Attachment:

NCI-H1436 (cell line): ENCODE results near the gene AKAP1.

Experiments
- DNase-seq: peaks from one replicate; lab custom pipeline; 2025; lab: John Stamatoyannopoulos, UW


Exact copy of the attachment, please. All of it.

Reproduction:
NCI-H1436 (cell line): ENCODE results near the gene AKAP1.

Experiments
- DNase-seq: peaks from one replicate; lab custom pipeline; 2025; lab: John Stamatoyannopoulos, UW